Anyone who’s met me over the past year knows that I’ve been giddy over 3D sensing…you know – like the Kinect. I spoke at conferences about it and blogged heavily about it as I was learning the tech. It’s been a fun ride.
It was probably a year ago today when I first dug in to the OpenNI and NITE libraries from Primesense. Up until that point, I was experimenting with the Microsoft Kinect. The original Kinect was pretty awesome for it’s time – but it just didn’t sit right with me to have such a game changing technology in my hands and be tied so deeply to Windows. As someone who’s career revolves around the web and multi-platform experiences it just felt like the wrong way to be.
There are some technologies that will start fairly proprietary and end up in the public space. It’s fairly obvious with Microsoft’s track record that the Kinect wouldn’t end up open sourced, or even multi-platform. You can’t fault them for creating something awesome and keeping it to themselves, but it certainly leads to whole factions of people being left out of an important user interface movement.
That’s why I got so excited about Primesense. Historically, Israeli based Primesense was the original inventor of the 3D sensing technology and then sold usage rights to Microsoft to produce the Kinect. Primesense themselves created an open consortium/platform for 3D depth sensing software (OpenNI). Oddly, they kept the middleware (NITE) non-opensourced yet still downloadable. The middleware was the important bit that actually did the skeleton tracking, whereas the OpenNI project itself was really just a basic API to read 3D sensor data.
In any event, we now have a semi-open platform for 3D sensing and skeleton tracking. Hardware to do it is extremely limited though, and I had hoped the situation would improve. You could either use the Kinect (Windows only), the Asus Xtion (no longer for sale I believe), or the Primesense Carmine.
The Primesense Carmine was exciting, though. Here you had Primesense developing and selling the full Carmine as well as a mini version that was low powered and just poised to take over mobile. In fact, I had heard that Primesense was preparing batches of thousands (maybe even tens of thousands) for undisclosed device manufacturers. An open 3D sensing platform seemed likely to take over the world given a year or two.
That was, until this week. Apple has just confirmed that it has purchased Primesense. It’s no secret that I have no love for Apple, but hell, I wouldn’t mind Apple getting a million or so orders of those awesome little Carmine units for upcoming iPhones. It woud be an awesome win for 3D sensing if that happened….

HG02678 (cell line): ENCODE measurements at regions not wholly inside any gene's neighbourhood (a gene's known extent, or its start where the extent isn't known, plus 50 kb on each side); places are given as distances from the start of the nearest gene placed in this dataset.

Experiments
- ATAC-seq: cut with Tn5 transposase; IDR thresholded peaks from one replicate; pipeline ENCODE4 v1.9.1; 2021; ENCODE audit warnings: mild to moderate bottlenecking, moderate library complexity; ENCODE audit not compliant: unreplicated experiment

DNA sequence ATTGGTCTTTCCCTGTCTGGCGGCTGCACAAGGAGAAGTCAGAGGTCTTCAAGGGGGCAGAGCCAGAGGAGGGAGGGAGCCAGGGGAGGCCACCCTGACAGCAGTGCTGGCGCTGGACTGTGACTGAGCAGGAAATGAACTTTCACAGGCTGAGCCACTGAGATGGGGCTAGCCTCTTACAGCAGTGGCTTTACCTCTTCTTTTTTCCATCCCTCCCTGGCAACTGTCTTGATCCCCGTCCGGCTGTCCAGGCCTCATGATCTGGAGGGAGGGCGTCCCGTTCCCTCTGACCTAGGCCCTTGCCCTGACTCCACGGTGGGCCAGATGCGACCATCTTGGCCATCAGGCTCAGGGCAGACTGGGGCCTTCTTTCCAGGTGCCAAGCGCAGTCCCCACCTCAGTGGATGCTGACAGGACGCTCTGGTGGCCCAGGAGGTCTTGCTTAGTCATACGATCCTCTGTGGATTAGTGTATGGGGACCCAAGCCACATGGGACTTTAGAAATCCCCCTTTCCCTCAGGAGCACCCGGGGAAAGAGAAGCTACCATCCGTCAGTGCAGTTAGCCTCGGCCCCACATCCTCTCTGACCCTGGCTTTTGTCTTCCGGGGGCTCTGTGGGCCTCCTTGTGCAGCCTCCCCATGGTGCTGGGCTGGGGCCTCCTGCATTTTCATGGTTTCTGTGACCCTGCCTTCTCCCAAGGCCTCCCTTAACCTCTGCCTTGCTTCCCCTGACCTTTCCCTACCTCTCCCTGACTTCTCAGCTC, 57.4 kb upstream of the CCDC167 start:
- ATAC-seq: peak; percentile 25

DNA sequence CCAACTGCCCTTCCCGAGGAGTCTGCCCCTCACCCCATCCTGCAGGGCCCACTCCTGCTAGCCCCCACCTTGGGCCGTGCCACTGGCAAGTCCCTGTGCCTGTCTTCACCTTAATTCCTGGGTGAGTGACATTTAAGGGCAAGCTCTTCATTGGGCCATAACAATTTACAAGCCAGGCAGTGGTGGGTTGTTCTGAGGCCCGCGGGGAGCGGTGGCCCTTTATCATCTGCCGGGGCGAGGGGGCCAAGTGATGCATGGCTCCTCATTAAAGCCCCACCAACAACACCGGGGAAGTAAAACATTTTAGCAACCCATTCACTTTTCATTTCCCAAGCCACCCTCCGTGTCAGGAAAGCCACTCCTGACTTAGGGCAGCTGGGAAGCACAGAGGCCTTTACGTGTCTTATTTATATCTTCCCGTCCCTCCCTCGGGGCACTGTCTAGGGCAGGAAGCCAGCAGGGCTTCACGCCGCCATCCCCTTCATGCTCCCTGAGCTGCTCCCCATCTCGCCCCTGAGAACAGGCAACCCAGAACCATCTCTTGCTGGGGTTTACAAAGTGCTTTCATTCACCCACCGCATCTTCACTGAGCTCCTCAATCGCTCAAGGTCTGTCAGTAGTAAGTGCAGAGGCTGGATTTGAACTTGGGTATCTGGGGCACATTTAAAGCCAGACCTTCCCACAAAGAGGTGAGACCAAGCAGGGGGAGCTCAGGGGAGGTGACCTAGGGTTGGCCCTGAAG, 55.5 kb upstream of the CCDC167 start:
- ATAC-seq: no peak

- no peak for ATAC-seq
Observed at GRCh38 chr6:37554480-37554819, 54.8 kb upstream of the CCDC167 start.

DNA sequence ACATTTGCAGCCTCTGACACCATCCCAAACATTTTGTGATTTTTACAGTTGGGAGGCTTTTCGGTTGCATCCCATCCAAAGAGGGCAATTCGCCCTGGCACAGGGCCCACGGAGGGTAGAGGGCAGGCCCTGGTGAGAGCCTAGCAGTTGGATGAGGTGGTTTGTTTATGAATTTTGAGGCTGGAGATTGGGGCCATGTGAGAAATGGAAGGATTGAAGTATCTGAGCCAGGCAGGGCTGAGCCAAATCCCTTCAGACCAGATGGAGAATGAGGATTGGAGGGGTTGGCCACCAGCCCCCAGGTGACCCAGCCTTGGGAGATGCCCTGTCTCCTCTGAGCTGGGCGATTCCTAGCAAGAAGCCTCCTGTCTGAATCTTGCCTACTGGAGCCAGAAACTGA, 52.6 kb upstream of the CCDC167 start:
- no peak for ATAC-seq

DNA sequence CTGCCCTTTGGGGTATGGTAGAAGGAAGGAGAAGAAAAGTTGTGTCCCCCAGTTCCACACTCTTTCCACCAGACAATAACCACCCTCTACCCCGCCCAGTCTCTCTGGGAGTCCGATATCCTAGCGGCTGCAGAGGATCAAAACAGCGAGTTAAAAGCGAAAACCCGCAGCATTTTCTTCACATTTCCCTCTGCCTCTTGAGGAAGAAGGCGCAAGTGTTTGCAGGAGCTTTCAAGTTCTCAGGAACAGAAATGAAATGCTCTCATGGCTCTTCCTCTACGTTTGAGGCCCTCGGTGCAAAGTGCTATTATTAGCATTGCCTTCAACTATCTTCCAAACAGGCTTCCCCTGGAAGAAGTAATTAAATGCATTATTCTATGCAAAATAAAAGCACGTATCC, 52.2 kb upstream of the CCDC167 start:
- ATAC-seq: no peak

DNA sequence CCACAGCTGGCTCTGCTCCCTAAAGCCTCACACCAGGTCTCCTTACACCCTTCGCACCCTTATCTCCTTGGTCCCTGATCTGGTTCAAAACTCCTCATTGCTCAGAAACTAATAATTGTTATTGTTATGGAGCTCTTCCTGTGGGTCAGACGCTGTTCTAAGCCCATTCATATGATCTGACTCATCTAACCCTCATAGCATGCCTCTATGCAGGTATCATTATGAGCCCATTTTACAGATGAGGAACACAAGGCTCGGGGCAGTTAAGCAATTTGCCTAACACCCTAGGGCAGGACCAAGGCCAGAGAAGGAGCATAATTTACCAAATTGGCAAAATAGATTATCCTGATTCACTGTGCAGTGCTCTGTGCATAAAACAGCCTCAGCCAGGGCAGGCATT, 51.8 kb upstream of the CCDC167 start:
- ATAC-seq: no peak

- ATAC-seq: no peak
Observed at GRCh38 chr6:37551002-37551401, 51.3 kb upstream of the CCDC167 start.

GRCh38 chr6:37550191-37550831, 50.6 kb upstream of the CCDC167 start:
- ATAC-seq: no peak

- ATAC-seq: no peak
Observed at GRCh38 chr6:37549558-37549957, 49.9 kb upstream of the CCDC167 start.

But no – Apple now owns the only cross platform 3D sensor in town. I would assume that now we’re back to a proprietary platform that only runs on one OS. Only, this might be worse than the Microsoft situation. Apple, in lots of minds, is increasingly becoming a consumer tech company. You often read Apple users complaining about Macbook Pro neglect, focusing on the iPhone and iPad. So now, presumably, we have 3D sensing technology in the hands of a company that will probably only ever deploy it on an iPhone, iPad, or Apple TV.
So, going forward, I would assume that to make a Primesense 3D sensing UI experience we’re going to need to develop in Xcode and deploy only to iOS which Apple will create ham-handed standards around and will block apps from the marketplace that don’t conform. Again – great for consumers, but not for hobbyists, artists, and innovators – the very people that made this tech popular today.
You might say I’m being overly doom and gloom. Could Apple simply keep up OpenNI/NITE and still sell Carmine sensors? Well, signs are not good. Right now the Primesense store has been shut down. You can’t buy a Carmine anymore (will this change after the company changes hands?). And NITE? The skeleton tracking middleware? That was always a little suspicious, because it was never open sourced like OpenNI was. Perhaps it was secretive intellectual property that could be leveraged for a buyout. I don’t see Apple doing good for the community and opening it up if Primesense didn’t already.
I’m already speculating a little what Apple’s goals are with 3D sensing. If strictly consumer, it would be a bit odd – since 3D sensors, being infrared based, don’t work in direct sunlight. If you think about that and Apple’s extreme attention to design detail so that things “just work”, I just can’t see a product like this being released as an iPhone or iPad under the Apple name with such a huge restriction given that lots of folks use their devices outside.
That really just leaves the AppleTV, which is the perfect place for it – but an extremely limited market in comparison to Apple’s mobile initiatives. It’s sad when you think about it, because Primsense has featured tons of nifty companies and products that use their devices in all sorts of different environments and use cases. While some oddball tech company like Zenith or something will make an 80 inch flatscreen display with built in sensor, or someone else will come along and build a unique piece of hardware for a healthcare application – you’ll never see Apple splintering it’s product line like that. And of course, no other manufacturer is allowed to make these under the Apple umbrella.
Contrast that with Windows. Small companies come in an make truly unique experiences. Many fail, but manufacturers try anyway. Natural User Interaction is still in it’s infancy – and I truly believe that Apple won’t allow it to grow naturally. They will lead and tell us what to do in regards to their own product line. Meanwhile, oddball, non-Apple like experiences be damned.
Hopefully I am doom and gloom. I really dug what Primesense was doing. If they get to continue, it would be awesome. If not – well…the Kinect v2 looks pretty sweet!